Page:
KR OnlineFiction

Nothing but the Blood

I am driving to Shreveport to see my counselor, and everywhere I look are crosses. They spring up like weeds in ditches, rustic pine or painted white, sometimes hung with plastic flower garlands. They are peeling bumper stickers and billboards, they dangle from the rearview mirror among wooden beads, they shine fluorescent across T-shirts of drivers—drivers who cross themselves in one slick motion. There is a huge plaster cross right in front of the pine trees before you cross from Texas into Louisiana, about eight feet high and burdened with the anthropomorphic figure of Jesus.

There is an ease to those raised in secular homes, a confidence that I’ll never have. It’s like living in a small town, running into your ex-boyfriend when you’re just trying to buy some catfish or rake up the piles of dead leaves in your yard—and suddenly, there he is, staring you down, still as handsome and young and charismatic as ever. Meanwhile, you’ve gained some weight, you’ve worn the same pair of jeans for five days in a row, you have coffee breath, and your teeth are stained. “Hey, Jesus,” you might say, but he’s looking at you with such compassion and forgiveness and a responsibility you can’t name. Maybe you’ve known the look before, in your mother, when you call her for money or a ride home or just a kind voice.

Since I quit my second job three weeks ago, I’ve been trying to do what my counselor advised me: rest, create lists of goals and plans, become reacquainted with myself—she didn’t really explain what that meant, but I’ve taken it to mostly mean experimenting with new ways of masturbating. I’ve never successfully given myself an orgasm. I just recently discovered where my clitoris is located. You might think that’s funny, that I had to Google it; I had to find a diagram of a vagina and print it out to study. You’re probably laughing to yourself right now—you, the vagina expert. I’ve tried palm, fingers, showerhead, vibrator, pictures of both men and women, alone and together, and then I tried other things like ice cubes, shocking myself by licking a battery, reading a whole book of erotic fiction in which people pretend to be horses or dogs, and briefly, choking myself with a bandanna.

But see what happens when you’re a child bride to Jesus. Special, set apart, part of his holy polyamorous marriage. Unable to orgasm at twenty-four.

I still remember the camp counselor who taught me about sex at thirteen. The camp was called S.O.S.—Song of Solomon, hosted by the Carthage Missionary Baptist Church, meant to explore the “correct” way to have sex, God’s Way, the way Jesus never did, because Jesus was a virgin who always resisted temptation even though he surrounded himself with women. Anyway, her name was Kristin, and she had very straight blonde hair with dark roots, the way so many church girls did at the beginning of the millennium, and she wore pink T-shirts that said things like “God’s Girl” and “True Love Waits” and carried around her worn little black Bible everywhere, even to the edge of the swimming pool where she secretly tanned. We had devotions together twice a day, morning and evening, and she took our prayer requests, asked us if we had any special needs in our lives, any family members who were sick, any friends who needed to meet Jesus. There were always the same requests: for God to be put back in school, for our future husbands to stay pure, for us to be delivered from our little jealousies and rivalries and to truly love one another, but without—of course—desiring one another.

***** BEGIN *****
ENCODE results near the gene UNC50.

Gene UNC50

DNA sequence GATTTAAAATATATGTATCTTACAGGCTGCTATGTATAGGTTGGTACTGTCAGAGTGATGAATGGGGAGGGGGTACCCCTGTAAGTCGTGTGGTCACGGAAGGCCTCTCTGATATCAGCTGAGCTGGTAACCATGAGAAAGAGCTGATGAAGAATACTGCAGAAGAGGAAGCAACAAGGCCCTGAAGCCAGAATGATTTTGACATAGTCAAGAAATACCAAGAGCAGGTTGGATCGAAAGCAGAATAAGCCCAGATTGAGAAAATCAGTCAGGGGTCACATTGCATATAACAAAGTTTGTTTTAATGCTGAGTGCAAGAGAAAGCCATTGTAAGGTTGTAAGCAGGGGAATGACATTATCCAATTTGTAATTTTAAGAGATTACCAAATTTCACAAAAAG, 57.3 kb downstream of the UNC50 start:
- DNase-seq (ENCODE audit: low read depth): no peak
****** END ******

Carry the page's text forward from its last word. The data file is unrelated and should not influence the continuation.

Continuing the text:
I finally got the courage to suggest a prayer request myself because that morning, in the first session, the preacher had spoken about aphrodisiacs and had given just a brief hint of the pleasure a biblical marriage provided—“an orchard of pomegranates, with pleasant fruits: camphire . . . spikenard and saffron; calamus and cinnamon, with all trees of frankincense; myrrh and aloes, with all the choice spices”—and I’d been thinking a lot about the perfume that Kristin wore, which smelled very fruity and sweet and heavy, like it wanted to replace my breath.

I was quiet—mush-mouthed, my dad used to tell me—but I raised my hand and said, “I need some prayer.”

“What’s wrong, Leah?” said Kristin.

There my vocabulary failed—I didn’t know what masturbation was at the time; I didn’t know what it was I had been attempting to do at night, under the covers, using the palm of my hand pressed on top of my underwear, but only that the desire that was sharp as knives and holding me hostage, that I was too scared to have elaborate fantasies, but I thought about bare breasts a lot, and men’s shoulders, and how hands—anyone’s—would feel.

“I’ve been having some bad thoughts,” I said.

Some of the girls seemed to lean in. “It’s OK,” said Kristin. “You can tell us.”

My head was down, directed to my lap, the large KJV Bible, S.O.S. handbook with the words “God’s Plan for Sex” on the cover, and my legs tucked to the side underneath my favorite floor-length skirt, because my parents thought girls showing their calves was inappropriate, immodest. “I just feel full of . . .” the word I recognized from our first session located in Second Timothy solidified with an image, a bare body touched with grapefruit pink. My voice lowered several decibels, yet the girls managed to read my lips, see the guilt flush my face, “. . . lust.”

There were about ten girls in the group. I barely remember their faces anymore, only that most of them wore pants, which I had never been allowed, not even to sleep in, and their tidy haircuts, typically shoulder-length, were combed neatly to one side of a part or pulled up into little ponytails. My hair was like the undergrowth of a forest, wild and tangled and snagged against itself. I sometimes sat on it, got it caught in car doors and nearly yanked out of my scalp. I constantly worried about getting it in the toilet. My mother tired of my whining, of having to punish me for complaining. She put up a blue plaque in my bathroom, a little golden crown at the top with a single jewel, and underneath the verse, “But if a woman have long hair, it is a glory to her: for her hair is given to her for a covering.”